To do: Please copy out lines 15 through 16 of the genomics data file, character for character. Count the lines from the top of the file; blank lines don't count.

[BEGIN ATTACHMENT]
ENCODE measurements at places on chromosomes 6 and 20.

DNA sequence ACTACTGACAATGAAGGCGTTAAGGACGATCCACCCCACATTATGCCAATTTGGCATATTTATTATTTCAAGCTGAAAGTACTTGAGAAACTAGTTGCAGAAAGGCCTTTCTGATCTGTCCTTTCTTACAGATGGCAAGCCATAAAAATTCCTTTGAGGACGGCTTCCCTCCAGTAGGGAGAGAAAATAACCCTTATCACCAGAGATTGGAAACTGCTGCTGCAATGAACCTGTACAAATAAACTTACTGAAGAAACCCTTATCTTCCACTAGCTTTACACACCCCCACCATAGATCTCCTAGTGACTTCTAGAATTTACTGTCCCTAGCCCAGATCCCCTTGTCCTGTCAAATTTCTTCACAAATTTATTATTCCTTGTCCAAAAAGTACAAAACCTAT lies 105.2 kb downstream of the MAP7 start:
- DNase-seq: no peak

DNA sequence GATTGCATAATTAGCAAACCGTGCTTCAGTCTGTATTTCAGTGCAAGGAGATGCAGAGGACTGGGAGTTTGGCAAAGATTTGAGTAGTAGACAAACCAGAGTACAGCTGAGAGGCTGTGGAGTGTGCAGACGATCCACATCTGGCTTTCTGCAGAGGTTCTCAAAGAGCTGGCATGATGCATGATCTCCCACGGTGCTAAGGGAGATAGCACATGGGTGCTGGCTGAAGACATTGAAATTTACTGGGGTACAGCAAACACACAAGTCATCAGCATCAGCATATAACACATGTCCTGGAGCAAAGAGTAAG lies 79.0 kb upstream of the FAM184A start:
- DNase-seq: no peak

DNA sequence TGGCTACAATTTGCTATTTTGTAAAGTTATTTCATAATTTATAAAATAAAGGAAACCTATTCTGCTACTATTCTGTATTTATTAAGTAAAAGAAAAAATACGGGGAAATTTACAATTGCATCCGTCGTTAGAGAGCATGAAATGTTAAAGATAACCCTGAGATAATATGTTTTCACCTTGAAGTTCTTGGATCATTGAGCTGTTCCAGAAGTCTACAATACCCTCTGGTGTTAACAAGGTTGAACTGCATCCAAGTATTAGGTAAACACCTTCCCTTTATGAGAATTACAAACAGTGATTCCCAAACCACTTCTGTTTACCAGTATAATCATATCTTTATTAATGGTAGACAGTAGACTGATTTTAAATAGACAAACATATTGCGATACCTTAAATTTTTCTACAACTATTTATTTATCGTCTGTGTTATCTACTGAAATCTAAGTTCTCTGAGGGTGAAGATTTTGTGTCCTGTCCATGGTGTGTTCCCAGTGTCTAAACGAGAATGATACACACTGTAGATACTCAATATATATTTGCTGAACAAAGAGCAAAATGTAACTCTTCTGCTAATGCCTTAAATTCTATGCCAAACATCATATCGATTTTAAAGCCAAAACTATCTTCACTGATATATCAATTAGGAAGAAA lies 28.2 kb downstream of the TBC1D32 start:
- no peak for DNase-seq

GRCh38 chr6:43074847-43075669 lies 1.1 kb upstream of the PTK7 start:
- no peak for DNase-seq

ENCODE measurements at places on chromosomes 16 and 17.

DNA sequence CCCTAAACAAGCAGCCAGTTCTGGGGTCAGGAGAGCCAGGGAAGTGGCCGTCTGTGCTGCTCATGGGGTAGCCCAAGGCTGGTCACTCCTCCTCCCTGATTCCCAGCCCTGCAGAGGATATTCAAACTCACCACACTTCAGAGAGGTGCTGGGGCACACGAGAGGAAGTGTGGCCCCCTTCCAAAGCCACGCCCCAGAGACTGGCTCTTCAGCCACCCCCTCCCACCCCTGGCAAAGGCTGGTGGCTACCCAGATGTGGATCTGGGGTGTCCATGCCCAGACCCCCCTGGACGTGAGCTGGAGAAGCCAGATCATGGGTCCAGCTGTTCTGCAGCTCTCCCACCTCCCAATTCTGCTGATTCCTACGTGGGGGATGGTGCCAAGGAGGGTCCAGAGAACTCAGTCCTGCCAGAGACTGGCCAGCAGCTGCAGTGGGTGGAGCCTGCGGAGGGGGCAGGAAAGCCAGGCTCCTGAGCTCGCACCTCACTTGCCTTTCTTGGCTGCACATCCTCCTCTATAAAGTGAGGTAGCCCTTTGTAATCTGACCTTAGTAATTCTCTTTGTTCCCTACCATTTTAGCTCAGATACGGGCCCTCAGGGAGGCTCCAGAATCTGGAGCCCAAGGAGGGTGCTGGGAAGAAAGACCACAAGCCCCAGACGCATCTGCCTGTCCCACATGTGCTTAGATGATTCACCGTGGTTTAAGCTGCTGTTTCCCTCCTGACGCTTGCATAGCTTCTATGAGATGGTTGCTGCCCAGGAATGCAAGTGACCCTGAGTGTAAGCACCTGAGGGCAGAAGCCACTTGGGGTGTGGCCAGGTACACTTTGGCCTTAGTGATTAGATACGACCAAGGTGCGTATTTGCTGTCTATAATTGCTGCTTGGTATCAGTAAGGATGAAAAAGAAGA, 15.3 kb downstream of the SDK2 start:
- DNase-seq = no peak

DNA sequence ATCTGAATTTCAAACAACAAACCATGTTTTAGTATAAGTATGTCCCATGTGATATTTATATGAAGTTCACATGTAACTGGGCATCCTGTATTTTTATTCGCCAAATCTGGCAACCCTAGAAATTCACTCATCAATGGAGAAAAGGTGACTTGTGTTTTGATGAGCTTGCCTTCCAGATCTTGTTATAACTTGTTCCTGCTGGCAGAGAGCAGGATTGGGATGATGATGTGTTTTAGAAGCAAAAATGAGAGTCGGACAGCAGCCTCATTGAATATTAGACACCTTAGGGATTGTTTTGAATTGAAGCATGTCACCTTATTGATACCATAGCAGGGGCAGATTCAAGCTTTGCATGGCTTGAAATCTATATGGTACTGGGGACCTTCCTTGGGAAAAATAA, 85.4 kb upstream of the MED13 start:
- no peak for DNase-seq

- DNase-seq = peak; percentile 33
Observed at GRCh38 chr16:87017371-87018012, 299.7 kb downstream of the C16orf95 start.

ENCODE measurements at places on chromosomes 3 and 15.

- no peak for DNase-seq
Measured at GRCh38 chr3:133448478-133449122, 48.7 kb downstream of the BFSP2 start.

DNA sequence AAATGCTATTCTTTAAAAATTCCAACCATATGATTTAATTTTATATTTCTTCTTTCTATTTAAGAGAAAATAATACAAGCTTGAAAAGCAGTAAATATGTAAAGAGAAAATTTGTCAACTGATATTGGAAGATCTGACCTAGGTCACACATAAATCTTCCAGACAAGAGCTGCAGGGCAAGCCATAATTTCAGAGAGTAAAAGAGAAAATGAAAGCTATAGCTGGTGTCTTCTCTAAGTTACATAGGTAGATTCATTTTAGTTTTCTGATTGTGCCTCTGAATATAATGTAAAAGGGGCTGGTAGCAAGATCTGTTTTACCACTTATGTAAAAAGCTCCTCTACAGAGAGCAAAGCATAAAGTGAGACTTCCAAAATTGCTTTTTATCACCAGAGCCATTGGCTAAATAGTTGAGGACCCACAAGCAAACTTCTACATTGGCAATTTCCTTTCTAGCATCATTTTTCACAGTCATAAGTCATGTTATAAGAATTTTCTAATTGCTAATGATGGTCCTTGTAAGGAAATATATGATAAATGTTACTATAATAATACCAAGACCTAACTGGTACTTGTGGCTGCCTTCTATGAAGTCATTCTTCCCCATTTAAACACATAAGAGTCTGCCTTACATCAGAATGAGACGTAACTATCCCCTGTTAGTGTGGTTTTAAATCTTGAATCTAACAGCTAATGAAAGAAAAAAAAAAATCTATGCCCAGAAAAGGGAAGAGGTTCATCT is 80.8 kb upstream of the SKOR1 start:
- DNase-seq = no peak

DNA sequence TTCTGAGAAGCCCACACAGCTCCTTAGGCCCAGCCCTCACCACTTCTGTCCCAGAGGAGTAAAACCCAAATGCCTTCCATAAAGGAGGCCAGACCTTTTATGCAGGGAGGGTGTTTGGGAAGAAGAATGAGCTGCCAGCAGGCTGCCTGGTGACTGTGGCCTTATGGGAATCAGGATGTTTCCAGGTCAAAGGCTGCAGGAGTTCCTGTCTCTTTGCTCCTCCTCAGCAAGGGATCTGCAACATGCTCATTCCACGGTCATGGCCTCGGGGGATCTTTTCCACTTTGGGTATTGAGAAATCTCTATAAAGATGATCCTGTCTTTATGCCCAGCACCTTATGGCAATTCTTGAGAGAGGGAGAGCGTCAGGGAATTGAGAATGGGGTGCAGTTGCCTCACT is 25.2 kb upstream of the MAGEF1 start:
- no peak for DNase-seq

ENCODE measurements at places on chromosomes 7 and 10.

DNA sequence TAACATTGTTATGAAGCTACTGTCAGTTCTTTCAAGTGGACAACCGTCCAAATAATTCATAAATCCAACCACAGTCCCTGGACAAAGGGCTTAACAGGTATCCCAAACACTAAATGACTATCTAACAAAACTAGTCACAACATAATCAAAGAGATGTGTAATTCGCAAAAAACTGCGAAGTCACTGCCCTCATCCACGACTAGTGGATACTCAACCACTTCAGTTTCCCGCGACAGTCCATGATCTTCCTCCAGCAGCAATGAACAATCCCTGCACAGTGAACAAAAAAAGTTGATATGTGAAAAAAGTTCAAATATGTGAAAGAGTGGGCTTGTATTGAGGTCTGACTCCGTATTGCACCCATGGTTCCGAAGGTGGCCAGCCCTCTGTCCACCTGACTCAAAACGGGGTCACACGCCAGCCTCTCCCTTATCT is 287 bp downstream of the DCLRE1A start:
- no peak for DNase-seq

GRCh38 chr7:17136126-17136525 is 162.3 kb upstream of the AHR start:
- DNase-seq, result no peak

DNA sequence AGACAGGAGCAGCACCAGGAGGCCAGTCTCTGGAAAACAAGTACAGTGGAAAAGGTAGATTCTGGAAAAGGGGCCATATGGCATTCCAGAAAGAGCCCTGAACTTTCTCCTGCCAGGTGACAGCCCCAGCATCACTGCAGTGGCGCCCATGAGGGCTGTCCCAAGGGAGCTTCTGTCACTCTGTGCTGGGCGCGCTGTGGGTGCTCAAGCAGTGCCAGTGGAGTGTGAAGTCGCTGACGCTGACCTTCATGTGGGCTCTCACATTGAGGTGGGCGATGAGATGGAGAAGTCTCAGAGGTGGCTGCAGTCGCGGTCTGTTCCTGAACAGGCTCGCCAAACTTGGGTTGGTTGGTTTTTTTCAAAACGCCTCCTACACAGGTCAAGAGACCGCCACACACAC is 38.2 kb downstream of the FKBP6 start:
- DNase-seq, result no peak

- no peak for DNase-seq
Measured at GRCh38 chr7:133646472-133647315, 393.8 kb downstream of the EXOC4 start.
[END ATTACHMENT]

- DNase-seq = peak; percentile 33
Observed at GRCh38 chr16:87017371-87018012, 299.7 kb downstream of the C16orf95 start.